Today is the two-year anniversary of the first time I ever performed stand-up comedy. I actually still have a pretty good memory of the night, which is quite an accomplishment for me seeing as I have the memory like a sieve!
I recently read Michael McIntyre's autobiography and he said when he first did stand-up comedy he didn't tell anyone as he was too afraid that he would be terrible and make a fool of himself.
I went for a slightly different approach in that I invited pretty much everyone I knew, including a few random people as well. Looking back at that video clip, and a good few clips after that one, I cringe at how bad I actually was! It's funny, in an ironic way, how funny I thought I was that night!
It has been about three months now since I last performed on the open mic stage (and I have only performed twice this year) and I contemplated today whether I really missed it.
I have to say that I don't miss hanging around after work to trek halfway across London to perform in a rundown pub, normally in front of about five people! I don't miss getting in at midnight, going to bed, working a full day, and then having to head back out to yet another comedy venue, watching the same routines from comedians I have already seen about 14 times in the last two weeks!
But despite all of that, there is one thing that overrides all of that. Because on those magical nights when everything clicks into place, and on those occasions when you had a room packed out full of people ready to laugh, there is nothing like that buzz you get from having a great set.
And in a way I miss the people. All of those crazy, strange, weird, and sometimes downright unhinged people! Even those characters who were a bit full of themselves, or the bitter comedians who hadn't quite made it and were still dragging themselves around the open mic scene waiting for that big break. Another ironic fact about stand-up comedy is that at least 50% of the comedians I met were bloody miserable, and you would be surprised how much back-stabbing goes on. It was a bit like an episode of EastEnders at times...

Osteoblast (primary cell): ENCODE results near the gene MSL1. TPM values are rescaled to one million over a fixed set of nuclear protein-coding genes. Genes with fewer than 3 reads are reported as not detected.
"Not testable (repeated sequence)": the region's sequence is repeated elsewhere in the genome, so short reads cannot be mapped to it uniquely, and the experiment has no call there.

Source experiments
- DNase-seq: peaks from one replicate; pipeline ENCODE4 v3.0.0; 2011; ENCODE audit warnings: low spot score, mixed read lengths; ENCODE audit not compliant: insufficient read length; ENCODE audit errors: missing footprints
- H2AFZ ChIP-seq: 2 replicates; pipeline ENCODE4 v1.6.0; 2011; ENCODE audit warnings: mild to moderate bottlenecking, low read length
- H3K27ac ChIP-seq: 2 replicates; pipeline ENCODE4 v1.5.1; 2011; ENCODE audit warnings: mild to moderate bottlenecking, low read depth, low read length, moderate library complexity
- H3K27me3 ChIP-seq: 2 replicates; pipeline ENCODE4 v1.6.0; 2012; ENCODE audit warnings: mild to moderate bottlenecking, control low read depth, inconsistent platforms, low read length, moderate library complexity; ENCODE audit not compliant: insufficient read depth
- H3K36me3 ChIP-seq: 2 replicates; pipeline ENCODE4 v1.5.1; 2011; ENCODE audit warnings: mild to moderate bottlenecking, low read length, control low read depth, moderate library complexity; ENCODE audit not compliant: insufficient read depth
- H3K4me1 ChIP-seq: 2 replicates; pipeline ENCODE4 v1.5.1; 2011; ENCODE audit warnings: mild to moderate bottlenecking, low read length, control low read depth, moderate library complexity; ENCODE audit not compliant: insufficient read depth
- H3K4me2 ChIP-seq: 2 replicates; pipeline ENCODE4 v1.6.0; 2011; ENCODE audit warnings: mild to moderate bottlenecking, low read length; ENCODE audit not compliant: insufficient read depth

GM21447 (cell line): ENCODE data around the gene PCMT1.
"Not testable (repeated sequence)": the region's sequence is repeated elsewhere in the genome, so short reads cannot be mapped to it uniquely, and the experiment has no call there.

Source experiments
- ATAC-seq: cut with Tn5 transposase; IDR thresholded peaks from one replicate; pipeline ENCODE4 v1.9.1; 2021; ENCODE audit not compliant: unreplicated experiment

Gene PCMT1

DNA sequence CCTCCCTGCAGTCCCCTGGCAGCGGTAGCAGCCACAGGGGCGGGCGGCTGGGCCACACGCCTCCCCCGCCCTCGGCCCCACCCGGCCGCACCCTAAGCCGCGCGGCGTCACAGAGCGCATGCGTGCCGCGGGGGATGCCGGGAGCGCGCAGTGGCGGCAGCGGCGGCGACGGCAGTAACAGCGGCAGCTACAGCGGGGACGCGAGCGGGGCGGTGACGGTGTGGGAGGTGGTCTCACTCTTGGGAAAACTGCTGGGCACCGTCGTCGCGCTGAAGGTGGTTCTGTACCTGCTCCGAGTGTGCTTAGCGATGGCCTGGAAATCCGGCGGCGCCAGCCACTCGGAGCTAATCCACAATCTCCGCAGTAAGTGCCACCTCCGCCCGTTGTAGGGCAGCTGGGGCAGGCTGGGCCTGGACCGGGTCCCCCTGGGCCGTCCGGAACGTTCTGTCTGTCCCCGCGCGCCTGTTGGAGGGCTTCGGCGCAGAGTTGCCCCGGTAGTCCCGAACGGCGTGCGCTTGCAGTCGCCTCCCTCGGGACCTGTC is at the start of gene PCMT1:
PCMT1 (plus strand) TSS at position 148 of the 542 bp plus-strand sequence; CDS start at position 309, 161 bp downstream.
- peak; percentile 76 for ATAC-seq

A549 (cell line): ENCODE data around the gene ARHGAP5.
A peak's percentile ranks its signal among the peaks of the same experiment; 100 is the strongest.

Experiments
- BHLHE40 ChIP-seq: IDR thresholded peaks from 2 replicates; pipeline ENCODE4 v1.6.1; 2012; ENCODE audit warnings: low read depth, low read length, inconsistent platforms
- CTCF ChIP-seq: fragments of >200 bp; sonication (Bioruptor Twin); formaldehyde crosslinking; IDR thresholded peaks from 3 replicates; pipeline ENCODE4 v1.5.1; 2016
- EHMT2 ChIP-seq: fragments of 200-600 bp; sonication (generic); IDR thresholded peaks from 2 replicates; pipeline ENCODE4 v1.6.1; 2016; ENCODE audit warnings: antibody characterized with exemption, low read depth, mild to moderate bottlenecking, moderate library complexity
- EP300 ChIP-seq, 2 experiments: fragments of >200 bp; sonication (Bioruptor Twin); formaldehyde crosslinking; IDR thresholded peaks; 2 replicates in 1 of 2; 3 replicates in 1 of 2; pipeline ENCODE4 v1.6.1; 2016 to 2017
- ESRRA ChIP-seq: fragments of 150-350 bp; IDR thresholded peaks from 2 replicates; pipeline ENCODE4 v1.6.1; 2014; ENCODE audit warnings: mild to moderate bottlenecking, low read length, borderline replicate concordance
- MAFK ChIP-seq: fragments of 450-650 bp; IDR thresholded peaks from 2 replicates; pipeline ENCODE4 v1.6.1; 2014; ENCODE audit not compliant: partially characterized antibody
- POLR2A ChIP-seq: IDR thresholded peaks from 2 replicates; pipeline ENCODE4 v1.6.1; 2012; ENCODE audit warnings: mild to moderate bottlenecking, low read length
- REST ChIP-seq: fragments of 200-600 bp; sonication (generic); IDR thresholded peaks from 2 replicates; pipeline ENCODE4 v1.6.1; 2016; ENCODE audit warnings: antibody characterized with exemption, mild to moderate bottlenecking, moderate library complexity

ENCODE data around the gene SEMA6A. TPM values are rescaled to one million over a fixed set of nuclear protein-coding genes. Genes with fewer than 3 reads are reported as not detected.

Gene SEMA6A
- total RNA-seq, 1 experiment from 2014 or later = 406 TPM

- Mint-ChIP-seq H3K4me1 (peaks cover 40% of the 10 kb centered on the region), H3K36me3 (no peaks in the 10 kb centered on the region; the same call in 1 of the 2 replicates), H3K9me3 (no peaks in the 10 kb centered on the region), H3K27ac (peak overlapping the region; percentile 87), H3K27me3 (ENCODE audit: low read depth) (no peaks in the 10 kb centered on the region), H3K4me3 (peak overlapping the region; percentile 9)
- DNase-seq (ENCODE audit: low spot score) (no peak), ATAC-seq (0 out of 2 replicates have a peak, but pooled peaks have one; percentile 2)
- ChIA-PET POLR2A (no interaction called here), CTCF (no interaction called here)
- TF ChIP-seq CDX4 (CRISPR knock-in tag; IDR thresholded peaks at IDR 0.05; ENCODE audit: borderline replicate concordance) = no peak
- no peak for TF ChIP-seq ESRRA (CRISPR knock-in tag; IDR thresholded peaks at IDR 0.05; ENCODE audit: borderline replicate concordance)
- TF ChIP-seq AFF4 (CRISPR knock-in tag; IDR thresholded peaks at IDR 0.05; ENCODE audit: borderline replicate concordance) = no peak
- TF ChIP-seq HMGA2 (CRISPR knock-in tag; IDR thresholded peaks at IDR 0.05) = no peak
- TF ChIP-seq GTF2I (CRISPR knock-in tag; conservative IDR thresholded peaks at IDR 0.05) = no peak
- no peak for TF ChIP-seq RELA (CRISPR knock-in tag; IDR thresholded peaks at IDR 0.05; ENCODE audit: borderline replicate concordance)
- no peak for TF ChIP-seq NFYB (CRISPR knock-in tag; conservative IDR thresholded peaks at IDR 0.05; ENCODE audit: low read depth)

When you think about it, there has to be something not quite right with you in the head if you are willing to get up and perform on the most unforgiving stage of them all. Each and everyone of the characters I met along the way were certainly interesting to say the least!
I can't help but wonder how some of those guys are getting on, so I did a bit of research to find out, and you can have a look at that blog posting here.
As for me, I would love to get back up on the stage and give it a go again, but I certainly couldn't go back to three, four, five gigs a week. Still, I think I'll always look back and be proud that I did it and for what I achieved. Not many people are brave enough to get up and try stand-up comedy, and after 50+ gigs, I know I gave it a good shot and had some great times.
final of the Golden Jester comedy competition. Sure, I probably had a bit of help due to the fact that the competition took place on my doorstep in Sutton, so I always had the advantage of a decent support behind me, but I also think I wrote a pretty funny set.
But I'll let you be the judge of that. Below is the video clip of me performing at Dirty Dicks in London in October 2011. This was the set that got me into the final of the Golden Jester and I don't mind admitting that I still giggle when I watch it.
Hopefully you will too.